Lt. Gov. Dan Patrick calls for new election in Harris County after voting problems in November
Sign up for The Brief, The Texas Tribune’s daily newsletter that keeps readers up to speed on the most essential Texas news.
Lt. Gov. Dan Patrick called for a redo Monday of Harris County elections after voters faced difficulties casting their ballots in November when some voting centers did not have enough ballot paper for the number of voters who came in.
“How many people went to go vote that didn’t go back? We don’t know,” Patrick said during a talk at the Magic Circle Republican Women’s Club. “So we do need to have a new election.”
A spokesperson for the secretary of state’s office said only a court order could force a redo of an election.
Patrick joins other top lawmakers like Gov. Greg Abbott, who have said the issues may have affected the outcome of the hotly contested local elections, in which County Judge Lina Hidalgo, a rising Democratic star, eked out a win against Alexandra del Moral Mealer, a well-funded GOP opponent, by only about 18,000 votes — less than 2% of the votes.
In late January, Abbott posted a local news report on social media that said the ballot paper shortage was larger than initially reported and affected 121 voting centers.
“It’s so big it may have altered the outcome of the elections,” he wrote on Twitter. “It may necessitate new elections. It WILL necessitate LAWS that prevent Harris Co. from ever doing this again.”
Patrick alluded to Abbott’s tweet. His office did not immediately respond to a request for additional context from The Texas Tribune.
During a Senate hearing last week, Secretary of State Jane Nelson said the solution to a shortage of paper ballots would have to be legislated and that Harris County's problems in November were "totally unacceptable."
Nadia Hakim, a spokesperson for the Harris County election administrator’s office, said the news report Abbott and Patrick cited in their criticism was misleading. Hakim said the report compares turnout numbers at individual voting locations in 2018, before the county allowed voters to cast ballots from any voting center in the county, to the turnout numbers in 2022, when voters had that option.
“This apples-to-kale comparison never clarifies whether any site requested or received any additional paper,” Hakim said.
She said the Harris County elections office started the November election with nearly 5 million sheets of ballot paper, and over 3 million sheets were returned after all ballots had been cast.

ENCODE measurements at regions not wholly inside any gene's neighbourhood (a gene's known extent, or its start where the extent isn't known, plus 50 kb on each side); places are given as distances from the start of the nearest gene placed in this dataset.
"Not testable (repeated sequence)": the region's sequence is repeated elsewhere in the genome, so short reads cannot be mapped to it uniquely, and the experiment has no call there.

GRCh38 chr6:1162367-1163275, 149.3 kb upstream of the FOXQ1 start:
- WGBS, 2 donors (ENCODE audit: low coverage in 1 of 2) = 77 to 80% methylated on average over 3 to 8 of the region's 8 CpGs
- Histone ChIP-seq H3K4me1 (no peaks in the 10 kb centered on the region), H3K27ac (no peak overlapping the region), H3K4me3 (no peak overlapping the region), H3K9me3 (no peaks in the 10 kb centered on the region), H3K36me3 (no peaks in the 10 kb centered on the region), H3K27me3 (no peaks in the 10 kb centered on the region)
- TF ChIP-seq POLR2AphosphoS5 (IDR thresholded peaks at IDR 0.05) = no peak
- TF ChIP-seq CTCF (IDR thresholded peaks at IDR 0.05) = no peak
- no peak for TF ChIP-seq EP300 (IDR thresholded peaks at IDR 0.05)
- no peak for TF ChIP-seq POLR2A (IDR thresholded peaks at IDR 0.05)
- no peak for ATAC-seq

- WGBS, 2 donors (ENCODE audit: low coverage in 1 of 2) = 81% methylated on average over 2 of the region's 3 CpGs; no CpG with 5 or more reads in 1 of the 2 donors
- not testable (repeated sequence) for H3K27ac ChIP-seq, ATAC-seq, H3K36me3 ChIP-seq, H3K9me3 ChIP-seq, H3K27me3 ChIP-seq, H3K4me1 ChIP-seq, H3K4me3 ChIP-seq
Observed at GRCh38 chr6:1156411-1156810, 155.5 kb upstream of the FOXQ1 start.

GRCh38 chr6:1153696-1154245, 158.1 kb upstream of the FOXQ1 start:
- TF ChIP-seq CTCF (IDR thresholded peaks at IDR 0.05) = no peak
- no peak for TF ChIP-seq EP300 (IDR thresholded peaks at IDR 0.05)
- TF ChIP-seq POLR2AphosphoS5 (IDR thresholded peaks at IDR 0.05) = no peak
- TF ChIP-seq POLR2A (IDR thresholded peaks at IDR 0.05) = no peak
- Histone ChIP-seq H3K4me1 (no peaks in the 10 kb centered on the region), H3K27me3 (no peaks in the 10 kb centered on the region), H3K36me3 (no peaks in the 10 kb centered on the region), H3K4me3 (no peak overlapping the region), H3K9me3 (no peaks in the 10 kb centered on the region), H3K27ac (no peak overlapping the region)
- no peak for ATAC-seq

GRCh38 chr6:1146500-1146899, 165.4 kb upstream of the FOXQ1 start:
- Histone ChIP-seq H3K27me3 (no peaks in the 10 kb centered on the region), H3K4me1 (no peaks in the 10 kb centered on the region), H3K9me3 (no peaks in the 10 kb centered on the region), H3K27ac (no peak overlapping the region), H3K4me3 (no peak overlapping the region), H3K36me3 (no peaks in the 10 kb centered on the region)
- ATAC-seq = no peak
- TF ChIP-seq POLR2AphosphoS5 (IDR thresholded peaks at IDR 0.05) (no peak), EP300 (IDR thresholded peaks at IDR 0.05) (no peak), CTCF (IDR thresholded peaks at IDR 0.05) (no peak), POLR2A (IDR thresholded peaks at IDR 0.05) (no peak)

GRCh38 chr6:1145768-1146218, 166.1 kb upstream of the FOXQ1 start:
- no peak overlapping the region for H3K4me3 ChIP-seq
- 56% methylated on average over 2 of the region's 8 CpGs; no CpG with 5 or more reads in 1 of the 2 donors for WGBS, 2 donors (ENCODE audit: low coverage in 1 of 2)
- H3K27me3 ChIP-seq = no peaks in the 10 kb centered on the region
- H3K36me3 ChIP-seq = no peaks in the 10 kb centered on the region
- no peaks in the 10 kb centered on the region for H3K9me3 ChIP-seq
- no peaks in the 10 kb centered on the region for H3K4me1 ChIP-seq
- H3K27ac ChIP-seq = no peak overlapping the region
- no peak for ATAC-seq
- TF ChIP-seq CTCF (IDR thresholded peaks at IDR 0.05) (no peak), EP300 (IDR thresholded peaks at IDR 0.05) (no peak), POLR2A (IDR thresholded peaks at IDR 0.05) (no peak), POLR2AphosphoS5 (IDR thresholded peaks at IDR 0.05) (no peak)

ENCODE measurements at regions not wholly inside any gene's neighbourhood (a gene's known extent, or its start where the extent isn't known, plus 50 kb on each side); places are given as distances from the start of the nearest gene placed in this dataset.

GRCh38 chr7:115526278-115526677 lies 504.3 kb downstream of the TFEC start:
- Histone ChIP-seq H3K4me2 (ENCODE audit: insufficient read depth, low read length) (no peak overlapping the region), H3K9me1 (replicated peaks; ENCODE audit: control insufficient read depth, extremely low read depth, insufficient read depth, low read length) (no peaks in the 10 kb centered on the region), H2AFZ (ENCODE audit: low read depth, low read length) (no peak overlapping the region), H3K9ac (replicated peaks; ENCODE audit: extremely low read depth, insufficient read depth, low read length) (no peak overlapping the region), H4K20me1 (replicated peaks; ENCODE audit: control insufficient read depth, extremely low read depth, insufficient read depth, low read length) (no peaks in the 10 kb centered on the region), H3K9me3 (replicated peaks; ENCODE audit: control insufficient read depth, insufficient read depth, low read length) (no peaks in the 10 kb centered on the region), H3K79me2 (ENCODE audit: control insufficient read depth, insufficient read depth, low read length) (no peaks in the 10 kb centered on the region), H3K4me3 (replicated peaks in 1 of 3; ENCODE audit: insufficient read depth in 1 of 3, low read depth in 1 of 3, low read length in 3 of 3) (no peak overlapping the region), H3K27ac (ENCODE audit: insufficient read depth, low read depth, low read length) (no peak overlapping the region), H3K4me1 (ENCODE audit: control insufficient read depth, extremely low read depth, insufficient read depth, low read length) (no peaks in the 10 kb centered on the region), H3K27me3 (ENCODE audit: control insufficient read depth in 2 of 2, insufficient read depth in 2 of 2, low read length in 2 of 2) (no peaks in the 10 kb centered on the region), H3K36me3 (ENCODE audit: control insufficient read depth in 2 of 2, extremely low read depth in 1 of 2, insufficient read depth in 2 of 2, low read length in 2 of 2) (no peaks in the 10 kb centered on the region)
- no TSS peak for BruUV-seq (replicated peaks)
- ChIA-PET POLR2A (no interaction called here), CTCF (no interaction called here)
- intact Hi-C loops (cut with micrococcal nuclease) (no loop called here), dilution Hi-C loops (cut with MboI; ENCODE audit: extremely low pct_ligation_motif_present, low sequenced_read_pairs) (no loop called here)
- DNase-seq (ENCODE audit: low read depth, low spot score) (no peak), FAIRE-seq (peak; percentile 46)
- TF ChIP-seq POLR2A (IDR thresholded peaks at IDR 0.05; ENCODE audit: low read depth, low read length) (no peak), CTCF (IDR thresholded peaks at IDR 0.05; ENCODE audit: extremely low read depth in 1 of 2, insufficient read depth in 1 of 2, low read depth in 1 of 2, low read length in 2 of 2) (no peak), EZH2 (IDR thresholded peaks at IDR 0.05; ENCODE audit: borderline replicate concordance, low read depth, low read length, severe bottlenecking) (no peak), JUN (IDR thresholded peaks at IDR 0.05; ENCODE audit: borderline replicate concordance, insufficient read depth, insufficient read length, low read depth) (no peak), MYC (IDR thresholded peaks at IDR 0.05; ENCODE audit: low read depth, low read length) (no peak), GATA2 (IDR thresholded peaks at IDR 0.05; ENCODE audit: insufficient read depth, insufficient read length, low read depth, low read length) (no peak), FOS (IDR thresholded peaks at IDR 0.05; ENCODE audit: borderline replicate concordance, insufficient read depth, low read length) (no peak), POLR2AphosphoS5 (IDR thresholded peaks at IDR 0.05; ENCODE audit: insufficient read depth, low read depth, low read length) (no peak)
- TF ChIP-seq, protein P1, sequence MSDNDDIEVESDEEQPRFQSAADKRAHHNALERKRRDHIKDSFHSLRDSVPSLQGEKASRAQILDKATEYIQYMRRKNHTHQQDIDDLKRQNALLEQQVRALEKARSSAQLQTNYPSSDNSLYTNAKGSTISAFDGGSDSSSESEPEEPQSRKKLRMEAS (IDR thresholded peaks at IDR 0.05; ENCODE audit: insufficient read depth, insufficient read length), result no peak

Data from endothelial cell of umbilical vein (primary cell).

“There is no question that the supply of paper was more than sufficient for the 350,000 in-person voters who cast a two-page ballot on Election Day,” Hakim said, adding that additional supplies of paper ballots were delivered to locations throughout the county on Election Day.
The Harris County election office’s own report on a paper ballot shortage was inconclusive because officials said they had to rely on anecdotal information from election judges and because the county does not have a tracking system to report whether an issue at a polling place was resolved. The report notes that 68 precinct judges recalled “running out of their initial allotment of paper,” and 61 of those received additional paper. But 22 alternate judges at those locations gave conflicting information saying they had not run out of paper.
The report does not say how quickly the paper was delivered or whether there was a period during which the polling locations had no paper to take ballots.
Harris County, whose local government has flipped recently to being dominated by Democrats, has long struggled with reporting the outcome of races on election night. That’s partly because of its population size — it has nearly 4.7 million residents — and partly because of the length of its ballots, which can run multiple pages. But as the county has gone more Democratic, the attacks from state Republican leaders have grown louder.
The state’s restrictive voting law passed in 2021 banned practices like drive-thru and 24-hour voting that Democratic leaders implemented during the 2020 presidential elections, which were held during the height of the COVID-19 pandemic.
Republican candidates for Harris County offices, including Mealer, have filed multiple lawsuits against the county to contest the results of the 2022 elections.
Court records have shed light on the Republicans' prior deliberations over whether to contest the elections. In a Jan. 3 email, Harris County GOP chair Cindy Siegel wrote to former candidates that party officials believe "there were approximately 2600 or more estimated voters turned away due to to running out of ballot paper or machines not working for a period of time." For reference, Mealer lost by roughly 18,000 votes.
Court records also turned up an email where one of the unsuccessful judicial candidates cast doubt on the viability of an election contest in the days afterward. In the Nov. 17 email, Sartaj Bal said it is “game over unless and until we have admissible evidence in our possession - going to need more than affidavits for proving up a case at trial." Bal is now among the former GOP candidates challenging their loss in court.
Reporter Alexa Ura and Patrick Svitek contributed to this report.
Disclosure: The Texas secretary of state has been a financial supporter of The Texas Tribune, a nonprofit, nonpartisan news organization that is funded in part by donations from members, foundations and corporate sponsors. Financial supporters play no role in the Tribune’s journalism. Find a complete list of them here.